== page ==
TAIPEI (Taiwan News) — At a press briefing on Thursday (April 22), U.S. State Department spokesperson Ned Price remained silent on whether the U.S. is considering selling long-range cruise missiles to Taiwan.
Asked if the State Department is already in talks with Taiwan about the missiles and whether the U.S. is willing to sell such weapons to the East Asian nation, the spokesperson responded that Washington’s commitment to Taipei is “rock solid.”
He pointed out that Taiwan “contributes to the maintenance of peace and security in the Taiwan Strait and within the region,” adding that “it has been longstanding U.S. policy and it is reflected in the Taiwan Relations Act that the United States maintains the capacity to resist any resort to force or other forms of coercion that would jeopardize the security, social, or economic system of the people on Taiwan.”
Price continued by saying that the U.S. would continue to collaborate with allies to foster "shared prosperity, security, and values in the Indo-Pacific,” including in the strait.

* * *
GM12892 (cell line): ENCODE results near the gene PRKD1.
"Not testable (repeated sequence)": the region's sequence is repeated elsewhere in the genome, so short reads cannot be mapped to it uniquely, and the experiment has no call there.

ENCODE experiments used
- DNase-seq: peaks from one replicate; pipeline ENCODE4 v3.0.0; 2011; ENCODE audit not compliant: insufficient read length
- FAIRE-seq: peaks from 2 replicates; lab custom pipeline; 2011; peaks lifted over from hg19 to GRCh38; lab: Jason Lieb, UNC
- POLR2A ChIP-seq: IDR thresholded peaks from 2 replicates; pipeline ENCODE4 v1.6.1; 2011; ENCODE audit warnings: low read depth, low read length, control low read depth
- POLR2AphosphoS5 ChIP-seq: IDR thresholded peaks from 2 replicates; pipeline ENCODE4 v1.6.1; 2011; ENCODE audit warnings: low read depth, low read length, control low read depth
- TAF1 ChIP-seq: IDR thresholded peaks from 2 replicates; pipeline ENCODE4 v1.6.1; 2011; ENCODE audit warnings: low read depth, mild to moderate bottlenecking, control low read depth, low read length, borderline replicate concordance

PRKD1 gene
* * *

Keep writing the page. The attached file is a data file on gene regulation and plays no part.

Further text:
When the spokesperson was asked about the possibility of speeding up the delivery of arms already sold to Taiwan but not yet delivered, he replied, “I am not in a position to speak to the logistics of that or what might be required there.” He then stressed that the U.S. is continuing its dialogue with Taiwan on a range of issues, including security.
Li Shih-Chiang (李世強), director of the Ministry of National Defense’s (MND) Department of Strategic Planning, on April 19, said that Taiwan is still seeking to purchase AGM-158 Joint Air-to-Surface Standoff Missiles from the U.S. He revealed that only these missiles remain on Taiwan’s weapons wish list and that the government will continue its push to finalize the deal.
The AGM-158 missile is an air-to-ground missile with a range of more than 370 kilometers. It is designed to “destroy high-value, well-defended, fixed and relocatable targets,” according to manufacturer Lockheed Martin.